- This a much more detailed description of how the Internet works.
- A good introduction to programming. However, it is not for the faint-hearted.
- The data.gov.uk site and the Data.gov sites.
- The Flickr web site.
- The 12 million zombies discovered by McAfee.
- This is how Google tracks influenza.
- Genome@Home and Folding@Home.
- The excellent wordia web site. Remember to switch your loudspeaker on when you access the entries.
- This is the web site for Google Apps, it shows the difference in terms of facilities between Google Apps (the free version) and Google Apps for Business which is the paid-for version of Google Apps. The page contains a link which allows you to register yourself for Google Apps. All you need is a domain name.
Since this book was submitted for printing Microsoft released a competitor to the Google Apps suite of programs. The suite is known as Office 365 to distinguish it from the Office product that resides on your computer and which I refer to in the chapter. Here’s a review from the Guardian. Here’s a news item from the BBC. Office 365 is a service rather than a software item that you can implement on your computer. The tussle between this and Google Apps will be an interesting one over the next few years. What is clear, though, is that if Microsoft is taking an interest in the cloud then it has arrived!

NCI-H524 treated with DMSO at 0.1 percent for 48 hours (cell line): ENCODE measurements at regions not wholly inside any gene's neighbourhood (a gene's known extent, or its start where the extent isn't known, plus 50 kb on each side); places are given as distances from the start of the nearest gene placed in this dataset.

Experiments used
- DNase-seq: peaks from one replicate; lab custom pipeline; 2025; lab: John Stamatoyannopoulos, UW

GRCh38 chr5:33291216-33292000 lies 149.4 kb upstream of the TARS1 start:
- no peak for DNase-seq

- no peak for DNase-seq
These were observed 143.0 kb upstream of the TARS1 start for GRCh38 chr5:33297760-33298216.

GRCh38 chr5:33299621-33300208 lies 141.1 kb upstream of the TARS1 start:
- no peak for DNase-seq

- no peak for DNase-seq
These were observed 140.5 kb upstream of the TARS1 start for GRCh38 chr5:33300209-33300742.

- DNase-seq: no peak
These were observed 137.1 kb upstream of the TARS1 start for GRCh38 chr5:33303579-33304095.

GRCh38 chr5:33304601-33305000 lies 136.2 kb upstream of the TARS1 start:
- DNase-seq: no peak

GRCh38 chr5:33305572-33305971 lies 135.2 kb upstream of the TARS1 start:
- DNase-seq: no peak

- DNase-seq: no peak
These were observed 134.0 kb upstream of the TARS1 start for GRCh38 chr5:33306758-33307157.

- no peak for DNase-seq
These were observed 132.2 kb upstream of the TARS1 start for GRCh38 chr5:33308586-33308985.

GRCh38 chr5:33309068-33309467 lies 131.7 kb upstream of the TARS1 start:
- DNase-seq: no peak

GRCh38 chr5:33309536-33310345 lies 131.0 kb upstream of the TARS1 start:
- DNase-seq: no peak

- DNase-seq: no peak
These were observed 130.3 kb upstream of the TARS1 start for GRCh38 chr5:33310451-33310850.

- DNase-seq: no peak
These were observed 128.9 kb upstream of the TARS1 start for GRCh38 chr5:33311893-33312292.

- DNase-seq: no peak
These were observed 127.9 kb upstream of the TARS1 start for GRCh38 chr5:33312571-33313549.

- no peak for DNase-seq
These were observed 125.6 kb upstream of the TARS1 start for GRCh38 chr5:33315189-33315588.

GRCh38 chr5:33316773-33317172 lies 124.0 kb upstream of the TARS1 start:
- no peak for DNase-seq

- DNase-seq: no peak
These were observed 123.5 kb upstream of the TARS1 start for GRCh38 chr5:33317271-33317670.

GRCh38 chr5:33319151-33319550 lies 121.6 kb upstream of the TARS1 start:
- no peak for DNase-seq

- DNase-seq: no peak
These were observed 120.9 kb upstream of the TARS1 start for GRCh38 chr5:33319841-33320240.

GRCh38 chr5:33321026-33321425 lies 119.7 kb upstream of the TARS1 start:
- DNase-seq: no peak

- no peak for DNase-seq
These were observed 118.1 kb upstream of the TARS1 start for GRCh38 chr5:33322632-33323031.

In the time that this book was submitted for publication netbooks have moved on. Some still feature what is known as solid state discs (SSD), here’s a recently announced model and here is a netbook (marketed as a Chromebook) that has a close relationship with the cloud idea that I describe in Chapter 7; many, though, now feature conventional hard disks. This is because manufacturers are probably trying to orient them toward their being seen as mini-laptops. One trend, however, is that solid state prices are coming down to the point where it is becoming feasible to take your hard disk out of a laptop, or even desktop, and replace it with a solid state drive. Here’s an example of this. Prices are bound to drop considerably over the next few years: computing moves very fast. The current generation of tablet computers employ solid state memories for data, video clips, programs and MP3 clips. Here’s an example of a computer that combines both tablet and netbook hardware.